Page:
Double Effect Doctrine

1531 Words7 Pages
In this paper, I will discuss the permissibility of the Doctrine of Double Effect. I will do this by analyzing J.J Thomson’s and Thomas Nagel’s criticisms of the doctrine. The Doctrine of Double Effect is not a morally justifiable or useful distinction which will be shown by comparing the arguments of Thomson and Enoch, and discussing Just War Theory and Thomson’s argument for self-defense. The Doctrine of Double Effect is a moral theology originally created by the Catholic church. It asserts that the distinction between bringing about the death of an innocent person deliberately vs bringing about the death of an innocent person as a side effect of another action has a moral distinction. Through the Doctrine of Double Effect, a person is…show more content…
The problems that the Doctrine of Double Effect intends to solve is the problem of justification, of whether a war or military operation follow the standards of Just War Theory. I believe the best way to handle these problems is new constraints added to the Doctrine of Double Effects. Currently, the Doctrine of Double Effect is being employed in a utilitarian type manner while in definition, it appears like an absolutist reasoning. What I mean by this is the intentions are what defines permissibility, which appeals to the absolutist argument which says the means are more important than the ends. However, when being utilized in Just War Theory the Doctrine of Double Effect is used in a more utilitarian type manner because, in the Cellar scenario, where the greater good of the operation, killing combatants, justifies the generally morally prohibited action of killing innocent civilians. In conclusion, the best way to deal with the confusion this doctrine creates is to commit solely to one attitude or the other. In this case, I think the absolutist argument would function best for the established Doctrine of Double Effect. The doctrine already caters towards the importance of what is done to a person, the intentions, instead of what the end result will be. The addition of more absolutist reasoning will help give it further guidelines. It would take out the confusion of debating whether this scenario can be morally permissible one way or morally prohibited another, and instead just looks to see if the actions themselves are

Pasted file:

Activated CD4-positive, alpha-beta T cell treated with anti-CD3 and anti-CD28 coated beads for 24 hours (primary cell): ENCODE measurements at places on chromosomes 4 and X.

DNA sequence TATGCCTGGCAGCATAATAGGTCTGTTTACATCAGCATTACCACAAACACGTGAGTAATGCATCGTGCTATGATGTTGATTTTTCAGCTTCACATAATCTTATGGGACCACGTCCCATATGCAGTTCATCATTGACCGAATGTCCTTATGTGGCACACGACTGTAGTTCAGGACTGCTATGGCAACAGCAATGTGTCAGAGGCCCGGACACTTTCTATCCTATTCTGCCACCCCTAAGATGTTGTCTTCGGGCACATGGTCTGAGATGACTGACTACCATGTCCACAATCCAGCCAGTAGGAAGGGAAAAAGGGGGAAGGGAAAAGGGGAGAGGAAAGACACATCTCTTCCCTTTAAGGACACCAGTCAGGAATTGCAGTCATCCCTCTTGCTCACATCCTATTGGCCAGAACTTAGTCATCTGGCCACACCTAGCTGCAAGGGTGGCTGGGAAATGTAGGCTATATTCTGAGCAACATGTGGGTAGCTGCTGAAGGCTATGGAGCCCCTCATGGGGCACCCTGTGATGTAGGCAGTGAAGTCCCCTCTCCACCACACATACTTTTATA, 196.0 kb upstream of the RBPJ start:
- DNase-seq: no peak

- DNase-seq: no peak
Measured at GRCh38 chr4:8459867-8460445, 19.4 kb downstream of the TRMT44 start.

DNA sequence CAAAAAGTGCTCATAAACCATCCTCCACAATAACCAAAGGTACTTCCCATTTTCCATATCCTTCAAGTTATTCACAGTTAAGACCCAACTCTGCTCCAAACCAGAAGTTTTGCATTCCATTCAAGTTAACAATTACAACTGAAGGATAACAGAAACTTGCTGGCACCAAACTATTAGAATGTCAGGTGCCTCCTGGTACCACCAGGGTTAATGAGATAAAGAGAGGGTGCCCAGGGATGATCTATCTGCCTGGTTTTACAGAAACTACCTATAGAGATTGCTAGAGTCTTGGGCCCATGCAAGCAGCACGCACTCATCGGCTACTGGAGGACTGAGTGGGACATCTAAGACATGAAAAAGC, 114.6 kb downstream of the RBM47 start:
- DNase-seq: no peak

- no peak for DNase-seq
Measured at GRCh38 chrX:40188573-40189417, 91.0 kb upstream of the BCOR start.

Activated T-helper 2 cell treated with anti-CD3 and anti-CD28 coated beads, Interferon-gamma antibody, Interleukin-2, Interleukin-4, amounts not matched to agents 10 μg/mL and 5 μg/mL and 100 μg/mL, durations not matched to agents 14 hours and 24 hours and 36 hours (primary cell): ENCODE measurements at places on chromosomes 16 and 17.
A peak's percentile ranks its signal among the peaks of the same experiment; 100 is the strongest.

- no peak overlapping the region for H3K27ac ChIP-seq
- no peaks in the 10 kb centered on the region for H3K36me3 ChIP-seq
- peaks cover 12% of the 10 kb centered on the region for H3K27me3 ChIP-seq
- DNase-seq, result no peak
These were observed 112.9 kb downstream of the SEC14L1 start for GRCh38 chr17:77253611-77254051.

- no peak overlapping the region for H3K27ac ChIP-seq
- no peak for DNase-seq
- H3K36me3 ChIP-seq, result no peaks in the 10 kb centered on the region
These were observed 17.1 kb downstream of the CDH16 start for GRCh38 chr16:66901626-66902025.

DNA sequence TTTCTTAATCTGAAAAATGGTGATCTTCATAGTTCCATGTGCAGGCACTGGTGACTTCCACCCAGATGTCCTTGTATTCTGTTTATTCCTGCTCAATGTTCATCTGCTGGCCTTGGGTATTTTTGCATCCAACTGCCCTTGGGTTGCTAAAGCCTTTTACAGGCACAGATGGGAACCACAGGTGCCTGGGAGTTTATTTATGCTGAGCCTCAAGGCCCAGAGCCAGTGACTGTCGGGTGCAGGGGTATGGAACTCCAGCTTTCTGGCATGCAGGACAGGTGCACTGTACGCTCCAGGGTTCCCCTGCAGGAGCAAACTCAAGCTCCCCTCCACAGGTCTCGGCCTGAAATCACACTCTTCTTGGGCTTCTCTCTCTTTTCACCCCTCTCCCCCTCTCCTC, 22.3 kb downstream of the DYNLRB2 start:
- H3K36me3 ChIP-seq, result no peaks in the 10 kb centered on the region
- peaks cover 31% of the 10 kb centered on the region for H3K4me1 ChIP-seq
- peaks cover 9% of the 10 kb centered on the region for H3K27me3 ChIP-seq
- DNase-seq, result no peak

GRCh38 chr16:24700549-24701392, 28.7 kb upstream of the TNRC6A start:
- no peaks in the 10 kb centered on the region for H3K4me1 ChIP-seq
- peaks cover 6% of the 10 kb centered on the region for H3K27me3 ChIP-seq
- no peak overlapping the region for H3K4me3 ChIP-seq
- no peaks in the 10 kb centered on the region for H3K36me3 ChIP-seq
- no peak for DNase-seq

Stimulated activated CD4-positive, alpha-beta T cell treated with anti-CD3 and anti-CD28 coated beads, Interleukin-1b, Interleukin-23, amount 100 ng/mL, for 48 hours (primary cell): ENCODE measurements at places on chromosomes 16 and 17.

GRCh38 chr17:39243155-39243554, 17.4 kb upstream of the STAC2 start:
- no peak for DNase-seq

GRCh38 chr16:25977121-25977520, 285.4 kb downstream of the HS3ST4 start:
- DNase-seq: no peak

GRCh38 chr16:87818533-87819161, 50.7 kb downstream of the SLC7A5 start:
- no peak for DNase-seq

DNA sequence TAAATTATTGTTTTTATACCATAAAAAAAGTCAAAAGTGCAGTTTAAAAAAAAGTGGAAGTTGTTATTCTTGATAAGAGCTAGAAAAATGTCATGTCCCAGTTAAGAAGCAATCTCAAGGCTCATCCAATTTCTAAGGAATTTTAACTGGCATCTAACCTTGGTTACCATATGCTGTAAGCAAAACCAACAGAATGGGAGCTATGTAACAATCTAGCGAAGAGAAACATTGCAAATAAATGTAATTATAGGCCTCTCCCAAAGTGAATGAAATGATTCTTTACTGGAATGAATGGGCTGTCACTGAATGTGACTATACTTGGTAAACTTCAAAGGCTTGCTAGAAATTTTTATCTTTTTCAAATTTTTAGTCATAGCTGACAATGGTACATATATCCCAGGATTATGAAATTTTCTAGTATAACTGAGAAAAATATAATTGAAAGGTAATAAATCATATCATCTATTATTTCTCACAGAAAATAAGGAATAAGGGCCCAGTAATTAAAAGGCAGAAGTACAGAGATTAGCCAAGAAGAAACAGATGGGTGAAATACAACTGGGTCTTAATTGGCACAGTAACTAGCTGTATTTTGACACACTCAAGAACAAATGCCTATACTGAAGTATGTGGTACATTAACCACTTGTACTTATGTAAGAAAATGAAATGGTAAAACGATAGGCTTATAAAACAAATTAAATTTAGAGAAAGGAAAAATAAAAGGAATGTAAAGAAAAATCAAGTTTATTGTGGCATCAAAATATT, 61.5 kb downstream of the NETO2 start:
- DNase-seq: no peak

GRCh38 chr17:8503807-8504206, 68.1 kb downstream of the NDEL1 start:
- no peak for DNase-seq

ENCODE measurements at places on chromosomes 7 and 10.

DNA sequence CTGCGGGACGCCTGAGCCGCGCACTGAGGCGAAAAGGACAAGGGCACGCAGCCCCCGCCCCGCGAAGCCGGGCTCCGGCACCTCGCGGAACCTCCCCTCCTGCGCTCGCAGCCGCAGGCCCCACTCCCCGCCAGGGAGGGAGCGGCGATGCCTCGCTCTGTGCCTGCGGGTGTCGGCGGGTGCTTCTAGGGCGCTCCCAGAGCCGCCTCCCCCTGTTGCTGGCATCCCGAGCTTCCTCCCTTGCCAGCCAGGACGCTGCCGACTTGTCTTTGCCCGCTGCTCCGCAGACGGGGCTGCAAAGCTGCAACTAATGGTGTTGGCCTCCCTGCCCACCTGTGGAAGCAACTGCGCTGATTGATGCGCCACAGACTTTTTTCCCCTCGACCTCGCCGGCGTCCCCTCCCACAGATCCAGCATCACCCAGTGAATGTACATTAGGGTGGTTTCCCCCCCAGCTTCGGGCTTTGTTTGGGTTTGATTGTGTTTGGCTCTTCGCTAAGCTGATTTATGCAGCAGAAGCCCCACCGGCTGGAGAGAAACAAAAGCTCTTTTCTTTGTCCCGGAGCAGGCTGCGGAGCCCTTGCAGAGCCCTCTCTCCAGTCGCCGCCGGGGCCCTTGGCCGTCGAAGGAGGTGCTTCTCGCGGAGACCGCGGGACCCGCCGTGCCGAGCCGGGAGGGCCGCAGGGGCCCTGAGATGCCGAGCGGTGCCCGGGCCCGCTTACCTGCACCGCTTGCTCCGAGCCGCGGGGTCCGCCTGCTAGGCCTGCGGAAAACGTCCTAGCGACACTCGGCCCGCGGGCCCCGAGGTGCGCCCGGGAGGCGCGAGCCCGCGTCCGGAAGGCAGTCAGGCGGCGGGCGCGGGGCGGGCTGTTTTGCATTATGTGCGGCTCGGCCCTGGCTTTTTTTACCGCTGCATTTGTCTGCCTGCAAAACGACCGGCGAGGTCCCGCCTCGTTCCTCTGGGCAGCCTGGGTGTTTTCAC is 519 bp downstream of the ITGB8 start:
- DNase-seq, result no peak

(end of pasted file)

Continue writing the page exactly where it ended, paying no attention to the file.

More about Double Effect Doctrine

Open Document